By McKenna Moore
October 2, 2018

Danica Patrick decided to end her 14-year record-breaking career as a professional racing driver at the age of 36 in May 2018. But she was planning for her retirement from the beginning.

Patrick recalled that her first boss, Bobby Rahal, former driver and racing team owner, told her that she needed to set up a financial foundation so her quality of life wouldn’t have to change when she was done racing. As time went on, she said that stayed in the back of her mind and kept her open to business opportunities that came along.

In conversation with ESPN senior writer Mina Kimes at Fortune‘s Most Powerful Women Summit in Laguna Niguel, Calif., on Tuesday, Patrick discussed her next moves off the track and into the business world.

Now that her first career as a driver is over, she has the time to focus on what she calls her three passion projects. She is the author of a health and wellness book called Pretty Intense, owner of a vineyard called Somnium, and owner of an athleisure clothing line called Warrior.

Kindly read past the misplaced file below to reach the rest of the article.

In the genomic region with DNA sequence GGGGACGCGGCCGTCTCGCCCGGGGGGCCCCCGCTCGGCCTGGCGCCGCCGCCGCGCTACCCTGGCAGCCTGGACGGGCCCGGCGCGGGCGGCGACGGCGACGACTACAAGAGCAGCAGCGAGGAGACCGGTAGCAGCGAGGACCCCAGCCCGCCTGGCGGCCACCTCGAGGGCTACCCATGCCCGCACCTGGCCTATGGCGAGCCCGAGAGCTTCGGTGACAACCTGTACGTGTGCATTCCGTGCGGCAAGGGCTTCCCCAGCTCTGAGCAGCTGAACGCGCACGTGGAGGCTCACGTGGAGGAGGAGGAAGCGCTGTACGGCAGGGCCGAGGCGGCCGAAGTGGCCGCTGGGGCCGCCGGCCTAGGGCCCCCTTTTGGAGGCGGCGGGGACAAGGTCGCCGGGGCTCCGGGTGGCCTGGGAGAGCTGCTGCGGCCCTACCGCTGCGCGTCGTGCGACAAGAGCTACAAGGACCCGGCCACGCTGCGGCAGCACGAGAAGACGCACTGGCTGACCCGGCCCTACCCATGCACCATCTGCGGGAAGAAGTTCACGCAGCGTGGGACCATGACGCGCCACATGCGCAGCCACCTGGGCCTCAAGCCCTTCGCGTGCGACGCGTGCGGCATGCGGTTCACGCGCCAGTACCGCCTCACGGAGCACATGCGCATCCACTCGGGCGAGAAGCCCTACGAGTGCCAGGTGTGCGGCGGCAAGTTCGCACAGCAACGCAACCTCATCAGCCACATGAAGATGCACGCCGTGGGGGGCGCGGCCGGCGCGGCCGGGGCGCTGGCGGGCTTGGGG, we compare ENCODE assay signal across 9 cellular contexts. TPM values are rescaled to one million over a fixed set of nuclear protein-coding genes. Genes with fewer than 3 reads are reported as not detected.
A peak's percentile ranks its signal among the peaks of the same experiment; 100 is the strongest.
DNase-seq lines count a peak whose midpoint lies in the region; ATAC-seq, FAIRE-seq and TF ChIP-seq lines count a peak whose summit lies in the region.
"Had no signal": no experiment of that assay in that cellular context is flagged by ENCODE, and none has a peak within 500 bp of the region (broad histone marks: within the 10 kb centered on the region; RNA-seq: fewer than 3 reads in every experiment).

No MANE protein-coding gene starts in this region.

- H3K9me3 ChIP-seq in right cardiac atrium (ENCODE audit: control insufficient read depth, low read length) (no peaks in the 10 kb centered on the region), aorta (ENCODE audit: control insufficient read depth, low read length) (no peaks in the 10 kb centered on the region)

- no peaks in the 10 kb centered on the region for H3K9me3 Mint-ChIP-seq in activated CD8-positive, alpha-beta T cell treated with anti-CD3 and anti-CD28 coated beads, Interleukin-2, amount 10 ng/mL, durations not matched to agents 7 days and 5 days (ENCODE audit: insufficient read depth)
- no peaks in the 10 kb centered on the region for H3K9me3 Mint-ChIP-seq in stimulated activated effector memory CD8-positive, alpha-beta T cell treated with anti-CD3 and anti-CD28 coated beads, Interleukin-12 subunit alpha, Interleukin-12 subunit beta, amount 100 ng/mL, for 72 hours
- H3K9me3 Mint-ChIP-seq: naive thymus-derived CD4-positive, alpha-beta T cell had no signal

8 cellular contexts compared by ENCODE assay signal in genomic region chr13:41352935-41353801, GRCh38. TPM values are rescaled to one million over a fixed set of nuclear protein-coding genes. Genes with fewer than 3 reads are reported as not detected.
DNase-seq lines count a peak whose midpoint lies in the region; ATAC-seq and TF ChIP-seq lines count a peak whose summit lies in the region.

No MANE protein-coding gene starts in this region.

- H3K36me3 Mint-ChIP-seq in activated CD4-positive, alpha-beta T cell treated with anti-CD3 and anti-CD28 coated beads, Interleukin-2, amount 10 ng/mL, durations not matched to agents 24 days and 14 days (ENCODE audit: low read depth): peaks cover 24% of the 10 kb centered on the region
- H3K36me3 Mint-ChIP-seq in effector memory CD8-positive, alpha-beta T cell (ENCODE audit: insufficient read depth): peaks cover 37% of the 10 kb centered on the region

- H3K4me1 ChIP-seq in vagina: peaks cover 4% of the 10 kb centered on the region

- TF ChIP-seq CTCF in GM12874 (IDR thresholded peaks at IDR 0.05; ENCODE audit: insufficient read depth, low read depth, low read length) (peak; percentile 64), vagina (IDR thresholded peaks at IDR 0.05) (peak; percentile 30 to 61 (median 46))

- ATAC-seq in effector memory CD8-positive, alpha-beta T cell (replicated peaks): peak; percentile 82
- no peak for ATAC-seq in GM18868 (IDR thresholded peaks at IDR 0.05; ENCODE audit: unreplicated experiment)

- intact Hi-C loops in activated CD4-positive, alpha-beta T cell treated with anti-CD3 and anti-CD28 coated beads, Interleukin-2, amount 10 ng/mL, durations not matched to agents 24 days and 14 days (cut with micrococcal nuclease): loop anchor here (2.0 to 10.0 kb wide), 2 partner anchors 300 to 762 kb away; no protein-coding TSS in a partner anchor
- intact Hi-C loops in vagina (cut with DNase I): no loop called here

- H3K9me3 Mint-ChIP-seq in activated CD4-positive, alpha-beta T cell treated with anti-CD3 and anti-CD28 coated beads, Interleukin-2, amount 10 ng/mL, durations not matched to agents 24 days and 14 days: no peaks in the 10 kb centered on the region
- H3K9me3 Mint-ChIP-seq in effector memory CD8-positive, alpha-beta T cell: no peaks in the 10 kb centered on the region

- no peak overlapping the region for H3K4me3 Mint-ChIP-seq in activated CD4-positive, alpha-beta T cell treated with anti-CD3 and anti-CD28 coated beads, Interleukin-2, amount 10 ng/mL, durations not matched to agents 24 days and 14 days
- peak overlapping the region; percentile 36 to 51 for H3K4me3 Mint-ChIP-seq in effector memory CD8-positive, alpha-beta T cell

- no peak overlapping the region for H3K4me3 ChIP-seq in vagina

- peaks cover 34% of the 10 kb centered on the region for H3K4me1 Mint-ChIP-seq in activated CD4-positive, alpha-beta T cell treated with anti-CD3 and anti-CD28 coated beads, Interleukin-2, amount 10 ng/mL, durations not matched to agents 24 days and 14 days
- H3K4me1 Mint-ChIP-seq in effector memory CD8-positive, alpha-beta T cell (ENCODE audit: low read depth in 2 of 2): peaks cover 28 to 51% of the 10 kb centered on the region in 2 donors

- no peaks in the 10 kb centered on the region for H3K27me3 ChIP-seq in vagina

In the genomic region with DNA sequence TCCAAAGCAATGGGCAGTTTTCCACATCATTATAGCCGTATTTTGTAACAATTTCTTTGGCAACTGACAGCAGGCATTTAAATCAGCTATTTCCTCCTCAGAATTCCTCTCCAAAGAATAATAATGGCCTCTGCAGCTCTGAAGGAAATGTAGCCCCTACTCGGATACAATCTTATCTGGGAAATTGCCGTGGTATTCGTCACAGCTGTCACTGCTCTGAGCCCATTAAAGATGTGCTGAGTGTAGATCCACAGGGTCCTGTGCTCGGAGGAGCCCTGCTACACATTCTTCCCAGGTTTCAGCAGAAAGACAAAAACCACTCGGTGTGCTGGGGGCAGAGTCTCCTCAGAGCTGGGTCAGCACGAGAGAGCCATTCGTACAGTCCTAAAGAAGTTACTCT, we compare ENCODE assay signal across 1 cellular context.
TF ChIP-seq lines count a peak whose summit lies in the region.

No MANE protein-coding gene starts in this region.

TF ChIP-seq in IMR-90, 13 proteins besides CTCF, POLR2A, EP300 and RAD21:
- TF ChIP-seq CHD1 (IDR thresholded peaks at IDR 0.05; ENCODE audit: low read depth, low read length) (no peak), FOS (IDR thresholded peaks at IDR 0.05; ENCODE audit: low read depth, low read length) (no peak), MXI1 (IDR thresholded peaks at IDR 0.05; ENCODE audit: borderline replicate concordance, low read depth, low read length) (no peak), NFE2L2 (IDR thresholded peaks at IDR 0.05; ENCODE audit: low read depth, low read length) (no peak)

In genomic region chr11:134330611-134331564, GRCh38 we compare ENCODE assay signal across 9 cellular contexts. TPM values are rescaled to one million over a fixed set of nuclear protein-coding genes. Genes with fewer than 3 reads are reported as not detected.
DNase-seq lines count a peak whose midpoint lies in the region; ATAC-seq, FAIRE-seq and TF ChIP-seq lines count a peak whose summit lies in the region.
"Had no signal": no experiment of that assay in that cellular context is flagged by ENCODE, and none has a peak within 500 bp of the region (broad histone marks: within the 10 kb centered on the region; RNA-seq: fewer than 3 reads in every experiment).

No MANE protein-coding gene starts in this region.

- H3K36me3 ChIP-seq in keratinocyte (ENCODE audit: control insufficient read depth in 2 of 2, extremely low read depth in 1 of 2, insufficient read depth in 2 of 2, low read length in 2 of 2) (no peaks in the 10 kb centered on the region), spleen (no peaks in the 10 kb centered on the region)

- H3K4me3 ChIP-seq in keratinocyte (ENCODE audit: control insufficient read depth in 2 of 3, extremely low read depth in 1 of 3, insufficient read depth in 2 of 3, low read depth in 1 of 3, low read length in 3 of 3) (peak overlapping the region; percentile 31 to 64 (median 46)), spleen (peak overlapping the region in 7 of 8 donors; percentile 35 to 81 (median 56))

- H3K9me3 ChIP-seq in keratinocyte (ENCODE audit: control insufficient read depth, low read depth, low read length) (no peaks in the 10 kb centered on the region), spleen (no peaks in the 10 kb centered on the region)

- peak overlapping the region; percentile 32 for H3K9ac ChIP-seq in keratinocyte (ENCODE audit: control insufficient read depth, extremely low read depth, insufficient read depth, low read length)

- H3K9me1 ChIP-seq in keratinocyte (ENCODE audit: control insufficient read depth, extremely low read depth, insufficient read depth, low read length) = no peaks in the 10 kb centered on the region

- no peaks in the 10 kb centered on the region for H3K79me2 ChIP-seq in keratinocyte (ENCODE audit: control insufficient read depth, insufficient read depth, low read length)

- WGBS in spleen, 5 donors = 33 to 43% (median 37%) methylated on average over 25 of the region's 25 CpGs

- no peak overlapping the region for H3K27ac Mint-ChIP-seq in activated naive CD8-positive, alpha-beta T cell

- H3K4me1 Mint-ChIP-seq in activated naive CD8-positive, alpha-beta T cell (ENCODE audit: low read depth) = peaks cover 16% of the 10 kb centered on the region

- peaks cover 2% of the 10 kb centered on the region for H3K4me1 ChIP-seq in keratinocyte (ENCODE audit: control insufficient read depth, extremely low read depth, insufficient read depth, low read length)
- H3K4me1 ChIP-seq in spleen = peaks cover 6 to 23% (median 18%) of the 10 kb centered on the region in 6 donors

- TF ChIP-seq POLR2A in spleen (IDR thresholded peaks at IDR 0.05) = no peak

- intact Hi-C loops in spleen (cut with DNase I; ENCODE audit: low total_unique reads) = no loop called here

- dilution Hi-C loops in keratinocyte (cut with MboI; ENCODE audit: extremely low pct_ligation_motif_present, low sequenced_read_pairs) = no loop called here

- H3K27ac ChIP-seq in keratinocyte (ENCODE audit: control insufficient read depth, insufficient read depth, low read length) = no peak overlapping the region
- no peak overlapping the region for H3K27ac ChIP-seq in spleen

It wasn’t easy for the driver-turned-entrepreneur to make the choice to leave racing to pursue these projects, though. When her longtime sponsor GoDaddy decided to pull its support in 2015, she had to face the idea that her racing days might be behind her. She said that experience made her realize she needed to let go of—not quit—the sport in order to make room for something new in her life.

Patrick said that the fear of never racing again and losing something she loves made her procrastinate a bit, but that ultimately, she knew it was the right move.

“New is exciting, but it’s the leaving things behind that’s the fear-based part,” she said. “I came to realize maybe racing wasn’t my true passion anymore.”

Her motivation to leave racing and lean into her new business ventures came from imagining that what lies ahead is better than anything she had as a driver. She said the hardest part after deciding to leave the sport was deciding what to do next. The new people, partners, businesses, and platforms could get overwhelming, which is why Patrick said she chose to do only what she loved.

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